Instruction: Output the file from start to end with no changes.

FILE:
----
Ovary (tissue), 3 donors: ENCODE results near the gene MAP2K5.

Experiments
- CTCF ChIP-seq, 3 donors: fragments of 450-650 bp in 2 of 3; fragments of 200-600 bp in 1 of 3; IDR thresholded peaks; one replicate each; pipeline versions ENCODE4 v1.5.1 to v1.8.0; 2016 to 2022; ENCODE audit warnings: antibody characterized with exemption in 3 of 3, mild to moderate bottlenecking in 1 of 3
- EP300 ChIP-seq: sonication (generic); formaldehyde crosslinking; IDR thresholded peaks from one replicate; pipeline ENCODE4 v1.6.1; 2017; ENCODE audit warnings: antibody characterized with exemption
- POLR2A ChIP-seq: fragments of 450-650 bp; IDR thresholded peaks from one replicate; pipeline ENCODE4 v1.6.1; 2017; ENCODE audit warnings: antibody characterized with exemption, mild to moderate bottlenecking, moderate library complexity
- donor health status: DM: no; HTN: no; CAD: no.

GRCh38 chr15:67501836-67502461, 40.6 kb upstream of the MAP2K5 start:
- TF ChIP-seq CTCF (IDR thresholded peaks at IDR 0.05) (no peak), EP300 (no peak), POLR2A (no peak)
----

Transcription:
Ovary (tissue), 3 donors: ENCODE results near the gene MAP2K5.

Experiments
- CTCF ChIP-seq, 3 donors: fragments of 450-650 bp in 2 of 3; fragments of 200-600 bp in 1 of 3; IDR thresholded peaks; one replicate each; pipeline versions ENCODE4 v1.5.1 to v1.8.0; 2016 to 2022; ENCODE audit warnings: antibody characterized with exemption in 3 of 3, mild to moderate bottlenecking in 1 of 3
- EP300 ChIP-seq: sonication (generic); formaldehyde crosslinking; IDR thresholded peaks from one replicate; pipeline ENCODE4 v1.6.1; 2017; ENCODE audit warnings: antibody characterized with exemption
- POLR2A ChIP-seq: fragments of 450-650 bp; IDR thresholded peaks from one replicate; pipeline ENCODE4 v1.6.1; 2017; ENCODE audit warnings: antibody characterized with exemption, mild to moderate bottlenecking, moderate library complexity
- donor health status: DM: no; HTN: no; CAD: no.

GRCh38 chr15:67501836-67502461, 40.6 kb upstream of the MAP2K5 start:
- TF ChIP-seq CTCF (IDR thresholded peaks at IDR 0.05) (no peak), EP300 (no peak), POLR2A (no peak)